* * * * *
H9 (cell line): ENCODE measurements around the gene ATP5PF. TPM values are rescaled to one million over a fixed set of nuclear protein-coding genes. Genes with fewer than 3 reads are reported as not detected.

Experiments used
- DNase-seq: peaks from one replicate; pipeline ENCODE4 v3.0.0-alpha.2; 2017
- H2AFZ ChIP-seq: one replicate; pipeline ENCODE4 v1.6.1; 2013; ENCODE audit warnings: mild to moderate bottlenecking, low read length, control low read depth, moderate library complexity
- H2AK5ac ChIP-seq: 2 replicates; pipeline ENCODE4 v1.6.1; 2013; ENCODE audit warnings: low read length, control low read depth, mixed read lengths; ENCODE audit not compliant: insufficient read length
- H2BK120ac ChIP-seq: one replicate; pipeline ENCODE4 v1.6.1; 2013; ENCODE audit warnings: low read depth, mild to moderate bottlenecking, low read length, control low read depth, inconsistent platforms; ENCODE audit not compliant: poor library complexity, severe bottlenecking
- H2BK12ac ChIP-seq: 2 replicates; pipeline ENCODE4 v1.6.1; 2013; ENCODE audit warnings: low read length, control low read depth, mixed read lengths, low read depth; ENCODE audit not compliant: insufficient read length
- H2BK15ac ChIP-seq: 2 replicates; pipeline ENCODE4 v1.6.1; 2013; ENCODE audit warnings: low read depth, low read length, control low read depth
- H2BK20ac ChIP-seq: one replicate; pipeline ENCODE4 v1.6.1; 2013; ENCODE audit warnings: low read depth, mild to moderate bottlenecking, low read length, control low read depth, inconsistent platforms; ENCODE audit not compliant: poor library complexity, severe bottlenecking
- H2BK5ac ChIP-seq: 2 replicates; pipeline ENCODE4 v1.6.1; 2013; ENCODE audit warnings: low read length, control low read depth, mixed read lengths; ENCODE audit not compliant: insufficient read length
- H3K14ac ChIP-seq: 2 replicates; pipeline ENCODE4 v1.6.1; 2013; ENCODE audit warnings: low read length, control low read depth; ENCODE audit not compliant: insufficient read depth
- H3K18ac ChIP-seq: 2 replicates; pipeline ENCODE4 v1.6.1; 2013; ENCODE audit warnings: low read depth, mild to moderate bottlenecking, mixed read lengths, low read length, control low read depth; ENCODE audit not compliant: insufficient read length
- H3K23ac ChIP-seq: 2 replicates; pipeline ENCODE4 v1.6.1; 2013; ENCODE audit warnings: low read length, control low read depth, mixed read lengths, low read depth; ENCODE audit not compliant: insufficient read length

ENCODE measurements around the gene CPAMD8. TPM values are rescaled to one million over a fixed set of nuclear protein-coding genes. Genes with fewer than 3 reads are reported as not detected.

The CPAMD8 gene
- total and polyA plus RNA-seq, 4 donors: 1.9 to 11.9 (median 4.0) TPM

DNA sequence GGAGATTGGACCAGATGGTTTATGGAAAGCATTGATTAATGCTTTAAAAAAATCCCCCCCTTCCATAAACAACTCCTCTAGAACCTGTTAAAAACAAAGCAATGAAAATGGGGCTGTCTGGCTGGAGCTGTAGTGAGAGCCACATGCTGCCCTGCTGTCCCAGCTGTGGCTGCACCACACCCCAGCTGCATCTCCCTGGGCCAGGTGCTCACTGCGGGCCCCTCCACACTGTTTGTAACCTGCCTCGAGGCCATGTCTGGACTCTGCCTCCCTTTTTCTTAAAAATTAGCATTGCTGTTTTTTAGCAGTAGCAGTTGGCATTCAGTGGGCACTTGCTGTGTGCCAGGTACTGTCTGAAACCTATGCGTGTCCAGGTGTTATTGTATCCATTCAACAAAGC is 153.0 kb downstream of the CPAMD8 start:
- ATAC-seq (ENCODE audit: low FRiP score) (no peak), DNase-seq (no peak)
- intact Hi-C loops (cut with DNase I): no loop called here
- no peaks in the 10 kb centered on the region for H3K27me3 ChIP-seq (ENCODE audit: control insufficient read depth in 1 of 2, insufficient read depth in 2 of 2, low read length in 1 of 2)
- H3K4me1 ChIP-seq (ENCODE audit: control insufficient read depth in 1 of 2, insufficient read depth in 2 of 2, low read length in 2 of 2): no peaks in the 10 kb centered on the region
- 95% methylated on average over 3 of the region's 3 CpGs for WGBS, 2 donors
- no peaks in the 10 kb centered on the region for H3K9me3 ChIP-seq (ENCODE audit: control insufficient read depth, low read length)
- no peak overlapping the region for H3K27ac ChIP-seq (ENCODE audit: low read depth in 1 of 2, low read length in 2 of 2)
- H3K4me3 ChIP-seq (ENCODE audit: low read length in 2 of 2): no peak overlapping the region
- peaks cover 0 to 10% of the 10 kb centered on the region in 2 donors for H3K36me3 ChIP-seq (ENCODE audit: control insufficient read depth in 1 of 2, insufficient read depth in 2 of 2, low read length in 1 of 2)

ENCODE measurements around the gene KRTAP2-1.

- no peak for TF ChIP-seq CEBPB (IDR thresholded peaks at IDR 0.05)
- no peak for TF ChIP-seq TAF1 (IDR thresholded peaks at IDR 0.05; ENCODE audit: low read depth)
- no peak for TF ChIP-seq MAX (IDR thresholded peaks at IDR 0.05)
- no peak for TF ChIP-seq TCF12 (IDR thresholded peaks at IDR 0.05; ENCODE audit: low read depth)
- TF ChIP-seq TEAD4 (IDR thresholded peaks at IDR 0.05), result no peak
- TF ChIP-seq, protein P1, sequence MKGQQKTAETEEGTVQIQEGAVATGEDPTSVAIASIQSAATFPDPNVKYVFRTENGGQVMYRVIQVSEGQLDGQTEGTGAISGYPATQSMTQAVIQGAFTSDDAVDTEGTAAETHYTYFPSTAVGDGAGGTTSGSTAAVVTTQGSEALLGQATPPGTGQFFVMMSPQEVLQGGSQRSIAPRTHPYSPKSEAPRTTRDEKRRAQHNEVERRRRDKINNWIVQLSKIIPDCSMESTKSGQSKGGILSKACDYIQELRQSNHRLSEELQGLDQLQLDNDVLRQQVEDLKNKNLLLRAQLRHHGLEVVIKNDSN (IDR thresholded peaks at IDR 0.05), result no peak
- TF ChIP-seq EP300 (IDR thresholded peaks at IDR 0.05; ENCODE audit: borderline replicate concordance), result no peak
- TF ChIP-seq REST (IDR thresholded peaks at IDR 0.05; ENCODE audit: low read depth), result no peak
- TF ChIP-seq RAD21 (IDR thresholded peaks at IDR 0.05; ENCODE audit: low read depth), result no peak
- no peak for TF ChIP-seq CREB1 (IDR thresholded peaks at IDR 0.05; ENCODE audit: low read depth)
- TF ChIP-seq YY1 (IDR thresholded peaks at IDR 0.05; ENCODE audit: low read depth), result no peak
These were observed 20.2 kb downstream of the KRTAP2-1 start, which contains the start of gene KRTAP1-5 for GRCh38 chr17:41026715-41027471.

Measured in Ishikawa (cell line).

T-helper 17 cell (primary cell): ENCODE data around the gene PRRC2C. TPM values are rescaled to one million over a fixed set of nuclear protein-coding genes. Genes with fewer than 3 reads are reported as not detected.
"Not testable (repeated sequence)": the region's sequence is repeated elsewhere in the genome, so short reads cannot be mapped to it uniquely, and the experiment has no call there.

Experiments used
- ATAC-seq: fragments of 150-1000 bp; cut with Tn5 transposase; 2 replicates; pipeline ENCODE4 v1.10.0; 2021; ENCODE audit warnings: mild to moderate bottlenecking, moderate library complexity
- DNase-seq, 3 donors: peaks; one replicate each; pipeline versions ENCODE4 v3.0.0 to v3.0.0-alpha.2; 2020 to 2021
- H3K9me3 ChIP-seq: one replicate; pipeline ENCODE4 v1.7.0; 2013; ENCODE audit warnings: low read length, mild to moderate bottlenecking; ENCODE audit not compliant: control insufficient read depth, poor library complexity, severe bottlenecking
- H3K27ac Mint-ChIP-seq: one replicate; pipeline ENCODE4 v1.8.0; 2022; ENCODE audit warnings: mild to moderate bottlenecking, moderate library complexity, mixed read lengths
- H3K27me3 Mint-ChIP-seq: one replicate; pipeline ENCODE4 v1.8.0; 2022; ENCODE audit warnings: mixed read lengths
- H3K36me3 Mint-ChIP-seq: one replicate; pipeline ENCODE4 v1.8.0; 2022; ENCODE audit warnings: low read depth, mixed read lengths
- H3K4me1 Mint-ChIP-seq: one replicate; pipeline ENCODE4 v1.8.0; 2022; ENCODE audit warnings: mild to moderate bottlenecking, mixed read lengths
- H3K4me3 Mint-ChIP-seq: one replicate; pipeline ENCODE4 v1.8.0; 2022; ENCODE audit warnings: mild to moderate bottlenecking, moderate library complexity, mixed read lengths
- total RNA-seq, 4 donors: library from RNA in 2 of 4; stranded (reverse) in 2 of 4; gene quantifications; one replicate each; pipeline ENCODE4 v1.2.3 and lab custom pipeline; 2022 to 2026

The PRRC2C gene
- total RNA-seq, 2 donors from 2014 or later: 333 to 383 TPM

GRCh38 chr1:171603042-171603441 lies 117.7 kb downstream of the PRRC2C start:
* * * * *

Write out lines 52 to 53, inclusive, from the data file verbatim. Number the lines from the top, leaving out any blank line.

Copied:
- total RNA-seq, 4 donors: library from RNA in 2 of 4; stranded (reverse) in 2 of 4; gene quantifications; one replicate each; pipeline ENCODE4 v1.2.3 and lab custom pipeline; 2022 to 2026

The PRRC2C gene